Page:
She returned to Indian Wells after a 14-year absence and went undefeated. But Serena Williams didn't leave California with the title. Unfortunately for Williams, in case you missed it, a knee injury meant the 19-time Grand Slam winner withdrew prior to her semifinal against eventual champion Simona Halep. Williams remains in the draw at the Miami Open, a tournament she adores - and has won a record seven times. But how will the knee hold up?
Time for a look at the draw.
First Quarter: A Familiar Feel
Hmm, is this Groundhog Day? Williams faced Monica Niculescu in her opener in Indian Wells and, yes, could take on the Romanian entertainer to begin her quest for title No.8 in Miami.
Williams crushed Zarina Diyas in California and the Kazakhstani is the first seed Williams is scheduled to play; and once again Angelique Kerber or Svetlana Kuznetsova are potential fourth round foes for the World No.1. Kerber and Kuznetsova didn't make it that far in Indian Wells, however, with Sloane Stephens surfacing instead.
Much in this quarter, of course, hinges on Williams' fitness. If the knee is okay, she's the considerable favorite, although Garbiñe Muguruza, Ana Ivanovic and a seemingly rejuvenated Sabine Lisicki all present danger since they've topped Williams.
Two of the trio left Indian Wells disappointed. Muguruza lost her rematch with fellow WTA Rising Star Karolina Pliskova, while Ivanovic fell in the second straight tournament to Caroline Garcia. Lisicki, meanwhile, slugged and battled her way to the semifinals, a surprising outcome given the German was 1-6 entering Indian Wells.
Prediction: Muguruza def. Kuznetsova
Second Quarter: Blockbuster Early Matches?
Nicole Vaidisova is back on the big stage. Having resurfaced last year, Vaidisova played her first WTA main draw in five years in Monterrey in early March, exiting to Ivanovic. Now, as the beneficiary of a wildcard, the former World No.7 makes her first appearance in Miami since 2009. If her first round opponent could be a little bit unknown - she'll confront a qualifier - the Czech would oppose Halep in the second round.
Halep is indeed coming off the biggest title of her career, but even if she'll have around a week between matches to recover from her exertions, doing the Indian Wells-Miami double is difficult.
About the only player to have made a dent in Miami during Williams' reign has been Victoria Azarenka - she triumphed in 2009 and 2011. But guess who Azarenka might play in the second round? Sunday's finalist in Indian Wells, Jelena Jankovic. You'd expect Azarenka to have the upper hand, despite Jankovic's form and her recent Miami results looking good in odd-numbered years. Azarenka owns a 5-1 record in her last six matches against the bubbly Serb.
In line with the theme of possible early blockbusters, Stephens could play Madison Keys in the second round in a battle of young Americans and Eugenie Bouchard has a likely opener against 2013 quarterfinalist Roberta Vinci in the Italian's first tournament since ending her doubles partnership with Sara Errani.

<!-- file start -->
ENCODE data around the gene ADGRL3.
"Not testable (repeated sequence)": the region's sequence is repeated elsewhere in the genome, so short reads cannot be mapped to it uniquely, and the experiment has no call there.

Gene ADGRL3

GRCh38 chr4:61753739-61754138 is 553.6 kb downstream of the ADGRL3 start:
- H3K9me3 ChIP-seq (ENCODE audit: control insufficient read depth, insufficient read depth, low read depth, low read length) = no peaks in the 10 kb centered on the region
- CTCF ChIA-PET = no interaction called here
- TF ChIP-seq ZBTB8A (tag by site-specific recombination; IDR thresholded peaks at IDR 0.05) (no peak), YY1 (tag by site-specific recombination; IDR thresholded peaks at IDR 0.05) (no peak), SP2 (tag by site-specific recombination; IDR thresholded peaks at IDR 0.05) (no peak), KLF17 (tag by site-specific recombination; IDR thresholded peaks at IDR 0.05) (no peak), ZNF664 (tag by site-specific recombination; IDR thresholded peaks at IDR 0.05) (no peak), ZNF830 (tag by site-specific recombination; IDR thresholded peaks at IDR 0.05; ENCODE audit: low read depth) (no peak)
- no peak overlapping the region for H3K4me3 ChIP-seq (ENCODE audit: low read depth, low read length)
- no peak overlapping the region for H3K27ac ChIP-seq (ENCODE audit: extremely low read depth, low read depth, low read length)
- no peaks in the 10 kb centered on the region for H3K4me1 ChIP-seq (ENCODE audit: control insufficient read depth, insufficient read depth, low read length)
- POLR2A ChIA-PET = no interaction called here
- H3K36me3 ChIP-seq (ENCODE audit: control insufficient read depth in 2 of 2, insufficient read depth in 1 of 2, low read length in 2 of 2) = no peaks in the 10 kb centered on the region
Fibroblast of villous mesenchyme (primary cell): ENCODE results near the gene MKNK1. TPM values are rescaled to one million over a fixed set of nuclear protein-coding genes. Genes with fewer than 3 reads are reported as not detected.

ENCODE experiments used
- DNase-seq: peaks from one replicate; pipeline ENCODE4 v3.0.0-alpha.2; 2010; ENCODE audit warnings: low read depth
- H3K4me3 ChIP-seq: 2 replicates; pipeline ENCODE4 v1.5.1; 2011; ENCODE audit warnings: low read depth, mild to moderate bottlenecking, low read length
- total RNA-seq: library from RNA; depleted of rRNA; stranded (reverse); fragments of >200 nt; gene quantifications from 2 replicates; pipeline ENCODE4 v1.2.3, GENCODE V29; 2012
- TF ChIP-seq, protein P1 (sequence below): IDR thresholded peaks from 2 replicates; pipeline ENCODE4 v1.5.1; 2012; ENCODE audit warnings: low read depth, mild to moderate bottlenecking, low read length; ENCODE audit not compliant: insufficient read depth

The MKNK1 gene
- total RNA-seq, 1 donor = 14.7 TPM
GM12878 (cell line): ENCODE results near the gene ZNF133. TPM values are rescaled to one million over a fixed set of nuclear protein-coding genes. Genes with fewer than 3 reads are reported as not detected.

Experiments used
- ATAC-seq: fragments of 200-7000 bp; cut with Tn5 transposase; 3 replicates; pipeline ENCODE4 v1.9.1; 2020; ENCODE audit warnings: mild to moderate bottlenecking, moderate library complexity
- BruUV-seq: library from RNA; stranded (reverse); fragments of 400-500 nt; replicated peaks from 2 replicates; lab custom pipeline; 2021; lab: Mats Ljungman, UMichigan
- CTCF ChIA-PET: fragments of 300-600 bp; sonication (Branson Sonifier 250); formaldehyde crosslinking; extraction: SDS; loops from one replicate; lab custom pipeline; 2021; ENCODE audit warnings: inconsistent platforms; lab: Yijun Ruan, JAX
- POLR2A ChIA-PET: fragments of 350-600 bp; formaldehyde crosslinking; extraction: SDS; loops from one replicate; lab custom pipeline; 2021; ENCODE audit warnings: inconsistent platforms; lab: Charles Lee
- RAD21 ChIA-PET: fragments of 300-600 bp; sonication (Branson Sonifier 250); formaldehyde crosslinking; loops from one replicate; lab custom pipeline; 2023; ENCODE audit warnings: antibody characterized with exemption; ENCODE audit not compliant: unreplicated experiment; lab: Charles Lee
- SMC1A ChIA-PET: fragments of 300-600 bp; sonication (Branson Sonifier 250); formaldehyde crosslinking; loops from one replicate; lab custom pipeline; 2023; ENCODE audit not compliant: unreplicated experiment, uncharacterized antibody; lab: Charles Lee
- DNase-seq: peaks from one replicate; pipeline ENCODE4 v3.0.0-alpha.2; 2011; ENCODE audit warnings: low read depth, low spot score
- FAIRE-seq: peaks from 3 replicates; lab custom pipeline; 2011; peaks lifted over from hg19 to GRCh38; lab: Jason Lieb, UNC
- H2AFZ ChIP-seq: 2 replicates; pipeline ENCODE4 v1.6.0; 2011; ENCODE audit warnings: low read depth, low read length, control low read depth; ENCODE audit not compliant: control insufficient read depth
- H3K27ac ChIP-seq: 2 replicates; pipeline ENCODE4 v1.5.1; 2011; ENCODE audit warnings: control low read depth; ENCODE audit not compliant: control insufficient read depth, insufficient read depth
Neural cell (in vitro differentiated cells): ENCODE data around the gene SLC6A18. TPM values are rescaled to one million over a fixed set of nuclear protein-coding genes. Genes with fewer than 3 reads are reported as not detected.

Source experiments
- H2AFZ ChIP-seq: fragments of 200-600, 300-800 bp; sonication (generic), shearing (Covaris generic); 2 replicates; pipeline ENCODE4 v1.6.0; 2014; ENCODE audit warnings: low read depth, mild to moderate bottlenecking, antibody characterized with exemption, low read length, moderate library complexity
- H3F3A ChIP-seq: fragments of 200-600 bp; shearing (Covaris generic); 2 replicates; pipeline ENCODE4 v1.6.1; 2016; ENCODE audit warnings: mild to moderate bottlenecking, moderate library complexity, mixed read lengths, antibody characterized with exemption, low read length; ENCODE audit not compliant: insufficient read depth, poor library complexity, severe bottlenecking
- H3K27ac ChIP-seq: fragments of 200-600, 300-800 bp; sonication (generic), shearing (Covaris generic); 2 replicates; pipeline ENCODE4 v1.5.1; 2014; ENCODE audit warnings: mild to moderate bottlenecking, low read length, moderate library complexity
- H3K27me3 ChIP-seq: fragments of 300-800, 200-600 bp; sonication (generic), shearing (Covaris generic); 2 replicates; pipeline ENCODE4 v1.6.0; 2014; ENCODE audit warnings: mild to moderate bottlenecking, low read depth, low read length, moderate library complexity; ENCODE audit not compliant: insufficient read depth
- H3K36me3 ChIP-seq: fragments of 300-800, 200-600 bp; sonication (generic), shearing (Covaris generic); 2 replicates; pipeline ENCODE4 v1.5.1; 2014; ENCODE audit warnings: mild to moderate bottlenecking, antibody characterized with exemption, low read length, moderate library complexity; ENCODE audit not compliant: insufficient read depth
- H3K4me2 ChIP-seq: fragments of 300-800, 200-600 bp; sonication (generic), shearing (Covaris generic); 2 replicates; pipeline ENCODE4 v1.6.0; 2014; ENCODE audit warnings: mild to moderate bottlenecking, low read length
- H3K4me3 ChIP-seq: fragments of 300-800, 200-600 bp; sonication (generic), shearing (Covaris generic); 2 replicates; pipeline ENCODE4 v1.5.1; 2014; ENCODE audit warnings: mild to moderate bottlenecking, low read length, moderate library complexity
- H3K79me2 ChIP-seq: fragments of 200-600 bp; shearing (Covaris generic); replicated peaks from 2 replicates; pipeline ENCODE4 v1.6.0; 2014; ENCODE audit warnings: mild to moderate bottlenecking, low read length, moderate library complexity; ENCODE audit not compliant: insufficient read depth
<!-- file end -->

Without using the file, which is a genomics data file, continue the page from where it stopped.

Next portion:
Prediction: Azarenka def. Bouchard
Third Quarter: The BFFs To Meet?
Maybe the jet lag was too much to overcome for Caroline Wozniacki in Indian Wells. A three-time finalist - but also heading to California after winning in Malaysia - Wozniacki fell in the third round to Belinda Bencic (who needed that victory). Wozniacki's record in Miami isn't as good as in Indian Wells but it's been fairly consistent. Extra time to prepare for Miami is bound to help the Dane.
If she survives the opening rounds, the former No.1 might run into Venus Williams in the fourth round. And based on their head-to-head record, Venus would surely be confident. How else to describe a 6-0 record with one set lost (though it did come in January in Auckland)? Note, too, that the first seed Venus Williams could play is Samantha Stosur, and Venus leads that series 6-1.
With Serena piling up the wins in Miami, it's easy to forget that Venus won the title in 1998, 1999 and 2001 (and she didn't play in 2000).
The Road To Singapore standings see Halep, Serena Williams, Maria Sharapova and Pliskova in the top four. Who's fifth? Carla Suárez Navarro. With Wozniacki's great friend Agnieszka Radwanska struggling, Suárez Navarro must be the favorite to get to the quarterfinals from the top half of the section.
Prediction: V.Williams def. Suárez Navarro
Fourth Quarter: Garcia Gunning For Another Top 10 Win
Sharapova has won just about everything: All four of the majors, Indian Wells, Madrid, Rome, Cincinnati and Beijing. About the lone huge events she hasn't won - events that have been around for a while, that is - are the Rogers Cup and Miami Open. Sharapova gets her 10th crack at Miami this week, new 'app' in tow, and when glancing at her immediate path you can't help but notice the third round.
The Russian, if the seeds hold, would battle Caroline Garcia. It was at the French Open in 2011 that Garcia made a name for herself, leading Sharapova by a set and break in the second round. Even though Sharapova rallied, Andy Murray saw enough of Garcia to claim she'd be a future No.1.
All the pressure weighed down Garcia for a while - as she pointed out - but now the Frenchwoman appears to coming into her own. Garcia's win over Ivanovic in Indian Wells proved what happened in México was no fluke, and in truth, the result would have been as emphatic if Garcia had taken her opportunities in the second set.
Sharapova, though, beat Garcia in 2013 and 2014 with minimal fuss, dropping no more than three games in a set.
Whoever emerges from the bottom four brackets is likely to encounter Pliskova, the Czech who leads the tour in aces. And another player who's been praised by Murray.
Prediction: Sharapova def. Makarova
Semifinals: Azarenka def. Muguruza, Sharapova def. V. Williams.